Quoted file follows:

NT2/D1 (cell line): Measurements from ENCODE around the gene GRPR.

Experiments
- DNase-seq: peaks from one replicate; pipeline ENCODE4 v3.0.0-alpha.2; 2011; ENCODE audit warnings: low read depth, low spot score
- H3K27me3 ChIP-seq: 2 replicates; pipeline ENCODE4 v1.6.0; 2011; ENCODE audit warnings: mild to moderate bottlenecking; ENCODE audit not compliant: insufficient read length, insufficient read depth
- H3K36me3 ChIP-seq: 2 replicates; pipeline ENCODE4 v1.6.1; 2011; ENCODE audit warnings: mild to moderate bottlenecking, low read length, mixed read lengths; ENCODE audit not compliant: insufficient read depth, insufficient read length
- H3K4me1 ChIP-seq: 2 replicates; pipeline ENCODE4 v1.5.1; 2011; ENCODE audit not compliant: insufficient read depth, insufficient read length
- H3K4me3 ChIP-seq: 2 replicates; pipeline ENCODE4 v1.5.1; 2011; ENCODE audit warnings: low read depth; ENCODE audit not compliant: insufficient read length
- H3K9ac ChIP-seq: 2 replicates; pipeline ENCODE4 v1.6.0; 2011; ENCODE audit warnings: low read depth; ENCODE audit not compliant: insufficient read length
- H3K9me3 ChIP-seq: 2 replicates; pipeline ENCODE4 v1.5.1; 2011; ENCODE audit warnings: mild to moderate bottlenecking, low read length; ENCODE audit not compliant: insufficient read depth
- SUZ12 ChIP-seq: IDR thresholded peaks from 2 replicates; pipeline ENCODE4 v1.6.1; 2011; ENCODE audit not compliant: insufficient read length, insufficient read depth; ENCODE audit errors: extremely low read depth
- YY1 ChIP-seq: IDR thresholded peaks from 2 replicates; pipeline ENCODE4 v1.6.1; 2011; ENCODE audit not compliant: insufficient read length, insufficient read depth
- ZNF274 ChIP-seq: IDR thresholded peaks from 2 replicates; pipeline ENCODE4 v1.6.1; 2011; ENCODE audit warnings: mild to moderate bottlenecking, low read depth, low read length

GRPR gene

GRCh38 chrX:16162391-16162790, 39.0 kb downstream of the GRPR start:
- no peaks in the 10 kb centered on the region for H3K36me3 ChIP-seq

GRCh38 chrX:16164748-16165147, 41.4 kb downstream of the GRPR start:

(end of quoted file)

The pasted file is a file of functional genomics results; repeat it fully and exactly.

NT2/D1 (cell line): Measurements from ENCODE around the gene GRPR.

Experiments
- DNase-seq: peaks from one replicate; pipeline ENCODE4 v3.0.0-alpha.2; 2011; ENCODE audit warnings: low read depth, low spot score
- H3K27me3 ChIP-seq: 2 replicates; pipeline ENCODE4 v1.6.0; 2011; ENCODE audit warnings: mild to moderate bottlenecking; ENCODE audit not compliant: insufficient read length, insufficient read depth
- H3K36me3 ChIP-seq: 2 replicates; pipeline ENCODE4 v1.6.1; 2011; ENCODE audit warnings: mild to moderate bottlenecking, low read length, mixed read lengths; ENCODE audit not compliant: insufficient read depth, insufficient read length
- H3K4me1 ChIP-seq: 2 replicates; pipeline ENCODE4 v1.5.1; 2011; ENCODE audit not compliant: insufficient read depth, insufficient read length
- H3K4me3 ChIP-seq: 2 replicates; pipeline ENCODE4 v1.5.1; 2011; ENCODE audit warnings: low read depth; ENCODE audit not compliant: insufficient read length
- H3K9ac ChIP-seq: 2 replicates; pipeline ENCODE4 v1.6.0; 2011; ENCODE audit warnings: low read depth; ENCODE audit not compliant: insufficient read length
- H3K9me3 ChIP-seq: 2 replicates; pipeline ENCODE4 v1.5.1; 2011; ENCODE audit warnings: mild to moderate bottlenecking, low read length; ENCODE audit not compliant: insufficient read depth
- SUZ12 ChIP-seq: IDR thresholded peaks from 2 replicates; pipeline ENCODE4 v1.6.1; 2011; ENCODE audit not compliant: insufficient read length, insufficient read depth; ENCODE audit errors: extremely low read depth
- YY1 ChIP-seq: IDR thresholded peaks from 2 replicates; pipeline ENCODE4 v1.6.1; 2011; ENCODE audit not compliant: insufficient read length, insufficient read depth
- ZNF274 ChIP-seq: IDR thresholded peaks from 2 replicates; pipeline ENCODE4 v1.6.1; 2011; ENCODE audit warnings: mild to moderate bottlenecking, low read depth, low read length

GRPR gene

GRCh38 chrX:16162391-16162790, 39.0 kb downstream of the GRPR start:
- no peaks in the 10 kb centered on the region for H3K36me3 ChIP-seq

GRCh38 chrX:16164748-16165147, 41.4 kb downstream of the GRPR start: